Higher-ed leaders and instructors should rethink how students receive formative feedback--technology can play a role in making that possible

Why feedback is critical for your institution’s students


Higher-ed leaders and instructors should rethink how students receive formative feedback--technology can play a role in making that possible

Every predator in the animal kingdom who has ever gone after a brightly colored tree frog learns almost immediately not to do it again. And any human being who has ever touched a hot stove realizes how quickly the world around us can give us feedback. But as any college instructor knows well, feedback in the educational context doesn’t always happen as quickly. 

Tests and essays can take several days or even weeks to grade. In some cases, students don’t get feedback on an assignment until after they’ve already turned in the next one. In large classes where students are required to post and reply on topics in LMS discussion forums, the sheer volume of comments makes it almost impossible for professors to give timely and thorough feedback. Of course, there’s some feedback that works just as well or better with some delay–like holistic guidance over the course of a semester. But formative feedback, which responds to specific actions that students are taking, should be given in real time.

Unfortunately, most tools we use in the classroom fall short of that standard. Consider the LMS discussion forum, a platform ostensibly designed to help students improve their writing while engaging with one another. But as anyone who’s moderated such a forum knows, they often end up just “checking a box,” and in doing so enforcing a particular pedagogy: one that is designed around completing tasks rather than learning, practicing, and improving.

What would it look like if technology tools like discussion forums were a place where students could expect to receive timely and meaningful feedback that made each new post better than the last?

As colleges and universities shift from crisis-buying tech products toward making more permanent integrations that blend the virtual and physical classroom, we must take stock of which tech is worth stretching tight budgets for institutions and students alike. And if we’re encouraging instructors to provide high-quality feedback as part of a world-class teaching and learning experience, shouldn’t we be holding technology to the same best practices?

In my own work, I’ve seen that artificial intelligence makes it possible to build smart discussion communities where feedback is quick and meaningful. At the University of North Texas, we have spent the past few years conducting research into how an AI-driven discussion platform affects student learning outcomes and instructor workflow.  

What we’ve found is that the best discussion forums act more like a combination of social networking site and digital teaching assistant. That means they use AI to administer and moderate online discussion forums and track student participation–while also providing real-time feedback as students write discussion posts.  The particular platform we studied, Packback, also incentivizes student engagement by assigning each discussion forum post a “curiosity score” calculated by considering the clarity and credibility of each post and the effort that went into it. Posts that use multiple relevant and reliable sources–news articles, commentary, images and video–to clearly support an argument get higher scores. The result is friendly competition among students in the class–but also motivation that encourages students to get the best out of a discussion forum.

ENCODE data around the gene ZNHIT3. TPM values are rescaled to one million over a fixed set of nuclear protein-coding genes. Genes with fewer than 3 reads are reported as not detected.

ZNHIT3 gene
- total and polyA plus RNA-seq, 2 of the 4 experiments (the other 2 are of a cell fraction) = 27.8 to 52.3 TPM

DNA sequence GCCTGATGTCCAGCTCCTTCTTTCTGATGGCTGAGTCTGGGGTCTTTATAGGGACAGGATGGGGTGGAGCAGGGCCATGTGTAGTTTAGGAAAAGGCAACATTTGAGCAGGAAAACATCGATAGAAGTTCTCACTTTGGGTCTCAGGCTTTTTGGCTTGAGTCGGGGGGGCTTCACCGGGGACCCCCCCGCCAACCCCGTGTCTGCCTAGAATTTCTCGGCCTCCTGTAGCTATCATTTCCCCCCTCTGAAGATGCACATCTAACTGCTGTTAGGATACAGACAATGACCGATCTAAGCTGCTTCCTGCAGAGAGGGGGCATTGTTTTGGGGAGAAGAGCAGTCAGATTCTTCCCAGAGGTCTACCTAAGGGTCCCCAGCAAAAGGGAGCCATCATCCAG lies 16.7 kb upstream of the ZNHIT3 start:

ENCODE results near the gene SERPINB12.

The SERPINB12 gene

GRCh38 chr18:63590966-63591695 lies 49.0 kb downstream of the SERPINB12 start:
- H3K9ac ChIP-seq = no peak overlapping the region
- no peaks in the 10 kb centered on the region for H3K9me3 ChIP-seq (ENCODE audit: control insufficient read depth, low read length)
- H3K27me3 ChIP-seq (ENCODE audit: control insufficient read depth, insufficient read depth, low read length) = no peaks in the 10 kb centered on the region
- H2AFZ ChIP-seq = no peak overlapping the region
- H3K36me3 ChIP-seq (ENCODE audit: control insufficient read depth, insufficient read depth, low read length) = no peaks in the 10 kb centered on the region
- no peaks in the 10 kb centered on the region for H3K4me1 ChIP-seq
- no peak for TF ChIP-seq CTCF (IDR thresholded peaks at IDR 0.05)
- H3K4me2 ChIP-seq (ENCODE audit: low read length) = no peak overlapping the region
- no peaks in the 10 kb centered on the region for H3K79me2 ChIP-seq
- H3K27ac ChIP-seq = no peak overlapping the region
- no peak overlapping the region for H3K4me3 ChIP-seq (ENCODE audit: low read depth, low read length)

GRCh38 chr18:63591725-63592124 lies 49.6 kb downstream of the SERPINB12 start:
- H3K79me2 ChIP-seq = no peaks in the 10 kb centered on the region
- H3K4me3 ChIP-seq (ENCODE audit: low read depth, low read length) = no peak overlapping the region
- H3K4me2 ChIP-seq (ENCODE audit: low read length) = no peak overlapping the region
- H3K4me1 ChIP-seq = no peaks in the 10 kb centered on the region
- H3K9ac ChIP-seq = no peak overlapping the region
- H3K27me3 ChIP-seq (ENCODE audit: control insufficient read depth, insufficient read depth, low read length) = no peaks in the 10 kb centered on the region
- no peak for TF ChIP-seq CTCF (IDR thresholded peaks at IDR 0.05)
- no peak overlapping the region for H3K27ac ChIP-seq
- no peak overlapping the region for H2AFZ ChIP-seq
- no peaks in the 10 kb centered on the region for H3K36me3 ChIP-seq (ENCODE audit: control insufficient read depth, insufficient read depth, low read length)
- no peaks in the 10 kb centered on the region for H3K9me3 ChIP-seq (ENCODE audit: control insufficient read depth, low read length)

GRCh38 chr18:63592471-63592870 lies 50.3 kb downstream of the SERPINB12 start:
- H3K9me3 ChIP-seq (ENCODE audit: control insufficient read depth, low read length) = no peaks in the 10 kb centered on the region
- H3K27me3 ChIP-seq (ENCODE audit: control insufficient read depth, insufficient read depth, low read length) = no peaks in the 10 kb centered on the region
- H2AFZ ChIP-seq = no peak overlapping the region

Our initial research findings have been encouraging. A comparison of two different online discussion platforms found that students who used Packback cited a lot more sources than students who used the other platform. It also appears that the real-time feedback feature, which suggests how responses can be improved with supporting evidence, is an effective way to push students to go beyond their gut reactions and marshal facts and figures to back up their arguments. That’s crucial for developing curiosity and communication skills–which are crucial for students’ success not only in the classroom, but also in the workplace. 

Education technology is a useful tool for enhancing teaching, learning and assessment. Done right, AI-powered software can give valuable feedback to help college students learn more and further develop their talents.

It’s clear by now that technology will be integrated into most every facet of the college academic experience. As institutions of higher education move beyond the pandemic and look for long-term edtech upgrades, they must ensure that the software they invest in truly empowers their students to be stronger writers and thinkers.

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